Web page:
Did you know that the World Wide Web was thirty years old in December? On December 20, 1990, a Fellow at CERN, Tim Berners-Lee, had been noodling around with ideas for getting hypertext documents onto public networks so that researchers around the planet could share information. He called it the World Wide Web, and he was given a NeXT workstation to develop his system. Berners-Lee – now Sir Tim – built a very basic website that had further details about his World Wide Web project plus some software for accessing it. The site is still hosted publicly here. (Although the website was built around Christmas 1990, Sir Tim didn’t hook the server up to a public network until 1991.) To call the website basic is an understatement, but it did spread the word about the WWW's protocols. Crucially, the project's designs were published openly along with the source code for servers and browsers, allowing anyone to set up on the web without having to pay a penny in royalties or licenses. It's probable that this was the biggest boost to mankind's ability to share information since the invention of moveable type. Now there are websites for everything and anything. Sir Tim freely admits that he did not get everything right at the start; Sir Tim was also focused on text; the initial proposal states: "Where facilities already exist, we aim to allow graphics interchange, but in this project, we concentrate on the universal readership for text, rather than on graphics." Marc Andreessen told The Register website that Sir Tim called him while Andreessen was developing the Mosaic web browser, and castigated him for supporting images in the program – saying that adding more than words at this stage was pointless. Security, or rather the lack of it in the original HTTP standard, is another area that Sir Tim admits to getting wrong. Now he'd like to see all web traffic and email encrypted, although he acknowledges that there are times when investigators legitimately need access to encrypted data for criminal prosecutions. Sir Tim has been steering the development of the web since its inception, and has drawn flak from all sides for some of his views. He supports the adding of anti-piracy mechanisms, aka DRM (Digital Rights Management), to HTML5, saying it is needed for high-value content, and some companies wish he would stop defending net neutrality so vociferously. I actually encountered Sir Tim almost by accident nine years ago. I attended a meeting at The Royal Society in Carlton House Terrace, London. As I came out from the meeting room and headed into the reception area, I noticed a tall figure waiting close to the main entrance; he was wearing a long and rather impressive drover style coat. I recognised him, but could not recall his name. I then realised that there was a life - sized portrait of the same person on the wall, right next to where he was standing in real life. The penny then dropped. I must admit that I was tempted to go up to him and say hello, but fearing I would only make myself look like an idiot, I thought better of it and left the great man alone.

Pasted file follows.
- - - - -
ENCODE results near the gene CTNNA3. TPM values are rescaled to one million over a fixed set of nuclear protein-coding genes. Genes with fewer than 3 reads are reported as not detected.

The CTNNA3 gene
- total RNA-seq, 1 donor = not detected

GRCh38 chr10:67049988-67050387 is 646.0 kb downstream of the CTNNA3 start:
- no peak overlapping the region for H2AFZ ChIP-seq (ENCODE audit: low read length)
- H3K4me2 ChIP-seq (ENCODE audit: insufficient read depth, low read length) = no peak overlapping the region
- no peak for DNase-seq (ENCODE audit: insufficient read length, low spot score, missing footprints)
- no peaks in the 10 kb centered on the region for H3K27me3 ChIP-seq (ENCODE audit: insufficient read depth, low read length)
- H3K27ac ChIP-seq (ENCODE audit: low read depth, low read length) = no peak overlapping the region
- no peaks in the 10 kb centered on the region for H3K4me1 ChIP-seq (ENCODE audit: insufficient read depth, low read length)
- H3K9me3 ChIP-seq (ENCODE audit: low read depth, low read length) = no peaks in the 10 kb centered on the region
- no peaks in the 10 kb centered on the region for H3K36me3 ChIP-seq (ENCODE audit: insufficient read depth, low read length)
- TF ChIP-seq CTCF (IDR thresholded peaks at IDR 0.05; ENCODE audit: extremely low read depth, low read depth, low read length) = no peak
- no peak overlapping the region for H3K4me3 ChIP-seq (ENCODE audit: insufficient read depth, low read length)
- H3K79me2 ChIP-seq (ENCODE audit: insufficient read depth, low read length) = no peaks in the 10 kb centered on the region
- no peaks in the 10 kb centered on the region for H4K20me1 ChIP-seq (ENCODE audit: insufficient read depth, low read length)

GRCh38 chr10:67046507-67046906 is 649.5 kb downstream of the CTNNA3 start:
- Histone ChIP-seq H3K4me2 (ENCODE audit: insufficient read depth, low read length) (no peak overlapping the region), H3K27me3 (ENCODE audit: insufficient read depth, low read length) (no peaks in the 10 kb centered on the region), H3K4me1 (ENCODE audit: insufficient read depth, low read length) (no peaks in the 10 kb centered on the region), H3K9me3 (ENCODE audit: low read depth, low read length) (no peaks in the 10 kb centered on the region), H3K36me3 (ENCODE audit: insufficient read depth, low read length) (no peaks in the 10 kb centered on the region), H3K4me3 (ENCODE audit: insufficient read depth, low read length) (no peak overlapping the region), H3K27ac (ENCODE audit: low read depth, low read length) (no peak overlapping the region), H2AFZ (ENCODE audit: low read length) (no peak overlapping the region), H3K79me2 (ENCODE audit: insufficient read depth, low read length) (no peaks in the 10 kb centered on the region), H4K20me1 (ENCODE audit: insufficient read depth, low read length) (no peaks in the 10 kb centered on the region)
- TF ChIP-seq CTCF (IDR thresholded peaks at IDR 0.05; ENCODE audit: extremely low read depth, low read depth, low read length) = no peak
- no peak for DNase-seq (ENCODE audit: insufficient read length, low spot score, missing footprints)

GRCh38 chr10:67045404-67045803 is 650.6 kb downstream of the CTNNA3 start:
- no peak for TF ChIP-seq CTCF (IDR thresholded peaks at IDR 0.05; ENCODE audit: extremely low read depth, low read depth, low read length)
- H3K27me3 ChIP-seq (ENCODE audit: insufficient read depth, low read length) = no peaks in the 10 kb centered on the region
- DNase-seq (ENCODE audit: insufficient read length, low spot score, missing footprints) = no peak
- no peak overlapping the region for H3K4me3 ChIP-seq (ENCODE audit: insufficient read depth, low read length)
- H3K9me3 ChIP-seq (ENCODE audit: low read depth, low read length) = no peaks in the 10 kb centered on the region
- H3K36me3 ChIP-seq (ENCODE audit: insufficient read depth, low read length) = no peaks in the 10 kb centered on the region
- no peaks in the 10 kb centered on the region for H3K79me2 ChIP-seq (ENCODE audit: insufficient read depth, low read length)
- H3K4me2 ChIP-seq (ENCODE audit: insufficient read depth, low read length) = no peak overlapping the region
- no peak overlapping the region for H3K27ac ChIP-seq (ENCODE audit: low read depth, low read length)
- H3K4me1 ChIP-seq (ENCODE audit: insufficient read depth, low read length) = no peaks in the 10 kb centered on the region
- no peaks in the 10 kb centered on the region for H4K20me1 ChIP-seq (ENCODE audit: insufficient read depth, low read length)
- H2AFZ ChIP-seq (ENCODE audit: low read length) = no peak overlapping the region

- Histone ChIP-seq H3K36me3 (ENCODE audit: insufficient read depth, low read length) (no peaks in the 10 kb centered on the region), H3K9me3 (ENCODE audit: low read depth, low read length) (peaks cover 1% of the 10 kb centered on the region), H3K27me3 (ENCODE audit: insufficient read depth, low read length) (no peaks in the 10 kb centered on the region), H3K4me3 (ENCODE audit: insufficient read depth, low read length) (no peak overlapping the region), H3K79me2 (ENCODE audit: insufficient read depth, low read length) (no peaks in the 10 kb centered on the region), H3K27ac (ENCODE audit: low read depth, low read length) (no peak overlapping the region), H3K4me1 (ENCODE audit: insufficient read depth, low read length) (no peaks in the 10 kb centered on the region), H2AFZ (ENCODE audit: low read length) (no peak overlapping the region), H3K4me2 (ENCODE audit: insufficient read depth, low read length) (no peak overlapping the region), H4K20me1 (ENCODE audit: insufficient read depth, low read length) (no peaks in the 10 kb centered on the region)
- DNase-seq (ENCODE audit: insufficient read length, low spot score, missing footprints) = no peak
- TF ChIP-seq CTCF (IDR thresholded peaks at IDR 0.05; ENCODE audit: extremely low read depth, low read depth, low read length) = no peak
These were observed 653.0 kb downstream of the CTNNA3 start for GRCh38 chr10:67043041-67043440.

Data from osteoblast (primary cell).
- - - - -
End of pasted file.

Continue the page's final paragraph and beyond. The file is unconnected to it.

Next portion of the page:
Last week I published a piece on the Erith Travelling Library - the first dedicated mobile library in the UK. I little expected the number of readers who contacted me about the story. One of the readers has kindly written a very informative guest piece about the mobile library, its history, and his personal memories of it. Many thanks to Allan Bedford for writing the following article:-"The Fordson ‘BB’ Mobile Library Van, Erith U.D.C. 1933. The origins of a travelling library concept, supplying books to isolated communities was first conceived in 1817, in Southern Scotland, by Samuel Brown the Provost of Haddington. Local communities would be supplied with boxes of books on a rotational system. By the beginning of the twentieth century, across North America, the horsedrawn and soon motorised ‘book trucks’ became familiar in many communities. In the UK with the enactment of the Public Libraries Act of 1919 these services began to reach rural areas. Local carriers and bus men were engaged to deliver boxes of books on an exchange basis. Kent County Council were one of the pioneer authorities to introduce a dedicated travelling van. This was based on a Southport built Vulcan 30 cwt in December 1924. The van was fitted with two separate compartments each side, enclosed with doors and proved a success. A big step forward came in July 1931 when Manchester Public Libraries unveiled the first ‘branch library on wheels’. However this was built around an old AEC ‘S’ type bus with solid tyres, with internal measurements of 20’ x 6’ giving 84 square feet of space and a capacity of 1,300 books. The forward thinking Erith Libraries Committee were concerned that with the rapid growth of suburban housing in the district, it would be some years before new branches could be established to augment the Central Library in Walnut Tree Road. The Chairman, Councillor C Davies visited Manchester to witness their vehicle in service conditions and on his return tenders were soon prepared to vehicle suppliers and coach builders to select a suitable candidate. The lowest quote of £685 was received from the local works of W.G. Hampton in Erith Town Centre, who had made the successful transition from the days of buildings horse drawn wagons and handcarts.The bodywork frame was constructed from ash, oak, and mahogany and built on a Fordson ‘BB’, two ton chassis built across the river at Dagenham. The four wheel chassis was then despatched to Old Trafford, Manchester to the Muir-Hill Company (better known for their diggers and earth moving equipment). Their conversion included extending the chassis, adding a trailing axle and building a cab structure over the engine bay to achieve a forward control layout in place of the conventional bonnet arrangement. These conversions of lightweight lorries were popular at the time and a cheap option enabling bulky but light loads to be carried. However with only a four cylinder 24 hp engine and a weight without the addition of fifteen hundred books, petrol and the driver/librarians, it still weighed in at four tons and Picardy Hill was to be avoided! With internal measurements of 19’ 8” x 7’ x 6’ 9” high, as built the vehicle relied on battery power for internal lighting and an oil stove for the winter months. Later an electric heater was fitted and provision made for power to be taken from conveniently placed lamp standards! The shelves were built with a ten degree tilt which ensured a safe load. In its first year the 1,658 new members joined the library service and 58,798 volumes were issued from the five sites visited. During the fifties new branch libraries were opened at various locations, however, one area where the vehicle remained a familiar sight was in New Road, Abbey Wood close to the Woolwich Borough Boundary. I have a clear recollection of seeing it there from the top of the 698 trolley bus passing along Lower Road. By 1957 1.4 million books had been issued with the vehicle finally being decommissioned around 1963. A group of pioneer vehicle collectors lead by Devonian Colin Shears, purchased the vehicle and drove it to Devon. Speaking to Colin years later he recalled that with its small engine, dreadful steering and continuous stops for punctures the journey to Winkleigh Aerodrome took nearly a week. The vehicle became part of his vast collection and shared a leaky giant WW2 hangar surrounded by old buses. By the 1980s the Science Museum, realising its historical significance had acquired the vehicle and moved it to their collection inside another former hangar at Wroughton, near Swindon". A fascinating historical piece from Allan Bedford, who also kindly supplied the photos above the article. Please send your feedback and comments to me at firstname.lastname@example.org.